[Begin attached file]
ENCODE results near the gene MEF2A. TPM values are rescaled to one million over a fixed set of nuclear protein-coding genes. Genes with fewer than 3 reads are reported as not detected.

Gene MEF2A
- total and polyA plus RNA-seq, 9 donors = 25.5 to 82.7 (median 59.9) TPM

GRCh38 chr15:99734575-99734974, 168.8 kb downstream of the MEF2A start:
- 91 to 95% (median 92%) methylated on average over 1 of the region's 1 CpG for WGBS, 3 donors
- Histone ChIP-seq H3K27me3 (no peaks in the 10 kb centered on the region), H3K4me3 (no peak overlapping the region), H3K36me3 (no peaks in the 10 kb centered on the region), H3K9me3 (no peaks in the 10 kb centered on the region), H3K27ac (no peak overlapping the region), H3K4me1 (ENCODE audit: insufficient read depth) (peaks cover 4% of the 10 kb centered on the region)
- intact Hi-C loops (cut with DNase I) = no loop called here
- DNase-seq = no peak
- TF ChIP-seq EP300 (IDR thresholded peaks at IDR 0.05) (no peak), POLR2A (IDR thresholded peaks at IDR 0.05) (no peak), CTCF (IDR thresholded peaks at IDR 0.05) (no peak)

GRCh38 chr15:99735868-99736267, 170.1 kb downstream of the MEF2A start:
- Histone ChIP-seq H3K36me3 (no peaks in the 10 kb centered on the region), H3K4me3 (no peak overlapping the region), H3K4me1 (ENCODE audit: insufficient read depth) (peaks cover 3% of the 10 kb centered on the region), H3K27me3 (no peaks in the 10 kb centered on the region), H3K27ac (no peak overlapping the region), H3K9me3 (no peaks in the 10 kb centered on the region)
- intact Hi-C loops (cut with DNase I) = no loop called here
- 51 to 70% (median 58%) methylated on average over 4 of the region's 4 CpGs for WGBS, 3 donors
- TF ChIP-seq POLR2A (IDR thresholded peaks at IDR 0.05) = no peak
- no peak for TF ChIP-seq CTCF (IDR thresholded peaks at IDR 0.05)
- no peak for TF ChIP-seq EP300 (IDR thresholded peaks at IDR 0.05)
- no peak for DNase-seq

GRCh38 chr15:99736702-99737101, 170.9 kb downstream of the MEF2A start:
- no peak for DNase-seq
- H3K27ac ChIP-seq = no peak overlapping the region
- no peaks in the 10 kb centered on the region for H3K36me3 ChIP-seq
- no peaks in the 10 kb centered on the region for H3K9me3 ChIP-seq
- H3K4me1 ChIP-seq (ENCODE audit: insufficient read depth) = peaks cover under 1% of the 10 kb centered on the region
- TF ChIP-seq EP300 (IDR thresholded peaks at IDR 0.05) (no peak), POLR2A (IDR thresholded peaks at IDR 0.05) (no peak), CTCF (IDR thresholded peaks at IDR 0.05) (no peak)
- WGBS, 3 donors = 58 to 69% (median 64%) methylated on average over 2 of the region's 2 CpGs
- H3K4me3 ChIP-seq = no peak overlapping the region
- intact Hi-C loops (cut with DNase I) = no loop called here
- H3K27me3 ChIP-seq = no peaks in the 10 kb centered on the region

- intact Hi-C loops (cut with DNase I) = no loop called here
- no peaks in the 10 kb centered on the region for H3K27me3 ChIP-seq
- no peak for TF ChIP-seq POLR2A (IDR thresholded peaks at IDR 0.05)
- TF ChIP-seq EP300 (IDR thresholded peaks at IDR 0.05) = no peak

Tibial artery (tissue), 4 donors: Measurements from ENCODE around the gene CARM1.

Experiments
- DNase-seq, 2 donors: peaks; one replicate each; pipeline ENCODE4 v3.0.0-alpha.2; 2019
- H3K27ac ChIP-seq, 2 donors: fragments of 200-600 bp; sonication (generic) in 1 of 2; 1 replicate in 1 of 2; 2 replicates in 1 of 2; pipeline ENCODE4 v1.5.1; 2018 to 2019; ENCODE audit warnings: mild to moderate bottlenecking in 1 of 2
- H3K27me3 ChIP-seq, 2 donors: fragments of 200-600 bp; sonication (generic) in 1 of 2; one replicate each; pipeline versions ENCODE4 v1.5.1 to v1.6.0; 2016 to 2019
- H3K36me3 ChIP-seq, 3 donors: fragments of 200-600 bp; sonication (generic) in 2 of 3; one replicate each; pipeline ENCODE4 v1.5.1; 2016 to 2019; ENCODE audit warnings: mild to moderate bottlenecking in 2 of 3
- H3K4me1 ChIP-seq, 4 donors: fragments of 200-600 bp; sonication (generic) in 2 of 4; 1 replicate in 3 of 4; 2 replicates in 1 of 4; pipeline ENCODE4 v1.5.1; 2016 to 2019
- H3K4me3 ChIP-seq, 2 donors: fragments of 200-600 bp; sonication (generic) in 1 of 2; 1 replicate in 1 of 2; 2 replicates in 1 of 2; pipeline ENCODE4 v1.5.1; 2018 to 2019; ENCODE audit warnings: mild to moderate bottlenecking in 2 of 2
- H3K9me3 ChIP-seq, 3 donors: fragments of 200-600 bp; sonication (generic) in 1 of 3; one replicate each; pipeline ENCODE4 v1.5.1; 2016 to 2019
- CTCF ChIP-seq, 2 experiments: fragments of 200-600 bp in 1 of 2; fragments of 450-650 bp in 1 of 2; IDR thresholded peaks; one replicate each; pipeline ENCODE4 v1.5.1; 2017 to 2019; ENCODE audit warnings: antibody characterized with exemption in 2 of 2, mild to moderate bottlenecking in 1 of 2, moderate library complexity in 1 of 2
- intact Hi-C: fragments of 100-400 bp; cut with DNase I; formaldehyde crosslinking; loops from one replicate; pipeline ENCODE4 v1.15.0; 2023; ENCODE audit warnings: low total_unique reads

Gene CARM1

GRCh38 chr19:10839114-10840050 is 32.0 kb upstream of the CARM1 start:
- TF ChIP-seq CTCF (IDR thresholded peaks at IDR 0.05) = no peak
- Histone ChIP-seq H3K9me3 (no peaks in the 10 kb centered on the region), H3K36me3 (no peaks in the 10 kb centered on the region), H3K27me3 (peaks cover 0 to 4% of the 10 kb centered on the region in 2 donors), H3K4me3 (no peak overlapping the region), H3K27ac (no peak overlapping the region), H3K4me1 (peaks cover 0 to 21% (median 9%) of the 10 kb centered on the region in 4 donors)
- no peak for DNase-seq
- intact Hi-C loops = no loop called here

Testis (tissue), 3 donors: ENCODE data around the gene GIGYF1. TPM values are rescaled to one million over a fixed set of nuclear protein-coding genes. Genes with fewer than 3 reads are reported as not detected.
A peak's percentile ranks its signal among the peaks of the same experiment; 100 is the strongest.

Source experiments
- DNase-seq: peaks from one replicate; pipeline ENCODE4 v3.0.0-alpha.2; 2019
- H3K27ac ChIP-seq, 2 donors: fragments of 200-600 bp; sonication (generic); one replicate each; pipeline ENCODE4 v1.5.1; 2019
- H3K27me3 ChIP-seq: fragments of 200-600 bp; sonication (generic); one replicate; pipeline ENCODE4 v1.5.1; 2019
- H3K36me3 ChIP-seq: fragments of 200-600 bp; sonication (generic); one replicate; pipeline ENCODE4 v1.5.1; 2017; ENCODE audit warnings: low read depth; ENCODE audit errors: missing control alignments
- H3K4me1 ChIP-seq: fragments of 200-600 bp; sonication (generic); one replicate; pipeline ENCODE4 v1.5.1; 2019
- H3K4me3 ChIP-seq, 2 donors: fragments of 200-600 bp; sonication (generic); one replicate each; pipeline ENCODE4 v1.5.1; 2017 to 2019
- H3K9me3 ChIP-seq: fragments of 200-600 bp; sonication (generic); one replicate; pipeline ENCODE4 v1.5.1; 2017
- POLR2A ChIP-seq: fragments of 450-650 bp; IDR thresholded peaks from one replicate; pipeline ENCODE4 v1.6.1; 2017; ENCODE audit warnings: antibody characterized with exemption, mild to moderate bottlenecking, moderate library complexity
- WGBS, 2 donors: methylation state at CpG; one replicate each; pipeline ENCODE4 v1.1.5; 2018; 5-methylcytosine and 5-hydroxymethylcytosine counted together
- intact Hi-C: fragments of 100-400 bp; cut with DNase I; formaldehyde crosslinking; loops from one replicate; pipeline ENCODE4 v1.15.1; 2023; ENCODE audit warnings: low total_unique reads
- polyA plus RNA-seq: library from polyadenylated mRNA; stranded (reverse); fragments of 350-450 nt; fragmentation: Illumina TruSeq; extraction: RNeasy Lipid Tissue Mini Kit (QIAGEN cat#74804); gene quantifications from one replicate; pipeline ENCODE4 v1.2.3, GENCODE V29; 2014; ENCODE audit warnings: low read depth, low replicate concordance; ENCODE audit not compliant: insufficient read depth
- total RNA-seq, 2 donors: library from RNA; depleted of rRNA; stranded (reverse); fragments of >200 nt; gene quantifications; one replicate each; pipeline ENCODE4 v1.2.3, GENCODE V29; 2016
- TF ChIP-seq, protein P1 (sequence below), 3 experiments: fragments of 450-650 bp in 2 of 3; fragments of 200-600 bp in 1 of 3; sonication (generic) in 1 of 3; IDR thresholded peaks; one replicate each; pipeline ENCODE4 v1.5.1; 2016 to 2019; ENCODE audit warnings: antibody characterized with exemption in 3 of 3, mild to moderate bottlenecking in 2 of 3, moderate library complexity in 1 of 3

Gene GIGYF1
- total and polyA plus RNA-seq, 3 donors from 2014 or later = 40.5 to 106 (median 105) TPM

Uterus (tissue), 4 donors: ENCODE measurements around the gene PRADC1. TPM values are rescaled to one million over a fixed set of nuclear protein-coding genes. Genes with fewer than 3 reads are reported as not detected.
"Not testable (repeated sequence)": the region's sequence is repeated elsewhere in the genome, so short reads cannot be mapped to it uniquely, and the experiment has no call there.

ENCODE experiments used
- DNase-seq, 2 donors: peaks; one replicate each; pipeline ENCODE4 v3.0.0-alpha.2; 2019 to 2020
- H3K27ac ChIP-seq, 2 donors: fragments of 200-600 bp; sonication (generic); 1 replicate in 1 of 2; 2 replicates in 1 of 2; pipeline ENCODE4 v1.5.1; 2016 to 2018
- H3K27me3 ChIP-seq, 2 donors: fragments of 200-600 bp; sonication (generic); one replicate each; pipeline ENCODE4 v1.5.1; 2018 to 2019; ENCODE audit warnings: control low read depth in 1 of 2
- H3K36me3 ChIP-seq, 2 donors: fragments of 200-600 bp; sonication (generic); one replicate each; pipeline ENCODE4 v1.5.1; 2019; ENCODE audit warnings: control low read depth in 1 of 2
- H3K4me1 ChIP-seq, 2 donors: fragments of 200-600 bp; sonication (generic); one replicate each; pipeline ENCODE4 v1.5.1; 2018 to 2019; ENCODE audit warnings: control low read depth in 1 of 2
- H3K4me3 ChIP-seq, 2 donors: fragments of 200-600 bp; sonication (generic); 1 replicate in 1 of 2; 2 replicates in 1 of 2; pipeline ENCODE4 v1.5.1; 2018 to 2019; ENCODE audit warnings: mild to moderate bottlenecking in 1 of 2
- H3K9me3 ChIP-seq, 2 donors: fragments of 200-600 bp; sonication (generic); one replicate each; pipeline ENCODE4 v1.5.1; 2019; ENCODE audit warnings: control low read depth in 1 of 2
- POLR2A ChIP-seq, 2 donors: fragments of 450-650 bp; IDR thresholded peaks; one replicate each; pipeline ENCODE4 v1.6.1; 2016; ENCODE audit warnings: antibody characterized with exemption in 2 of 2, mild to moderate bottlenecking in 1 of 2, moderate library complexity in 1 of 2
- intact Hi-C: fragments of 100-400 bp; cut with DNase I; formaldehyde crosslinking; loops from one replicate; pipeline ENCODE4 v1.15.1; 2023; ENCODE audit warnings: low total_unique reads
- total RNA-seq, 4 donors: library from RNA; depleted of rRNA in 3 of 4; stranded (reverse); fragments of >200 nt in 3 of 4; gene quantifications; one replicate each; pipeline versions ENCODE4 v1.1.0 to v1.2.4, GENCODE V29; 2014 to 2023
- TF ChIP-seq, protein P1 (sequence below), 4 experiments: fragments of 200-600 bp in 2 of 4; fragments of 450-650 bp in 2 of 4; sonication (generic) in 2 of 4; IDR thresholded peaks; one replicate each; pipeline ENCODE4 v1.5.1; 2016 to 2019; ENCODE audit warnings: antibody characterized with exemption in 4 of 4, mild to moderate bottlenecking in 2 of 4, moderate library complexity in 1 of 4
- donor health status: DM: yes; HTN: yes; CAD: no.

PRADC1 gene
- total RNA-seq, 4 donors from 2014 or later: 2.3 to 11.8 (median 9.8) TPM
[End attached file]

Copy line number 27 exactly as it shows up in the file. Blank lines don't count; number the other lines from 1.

- intact Hi-C loops (cut with DNase I) = no loop called here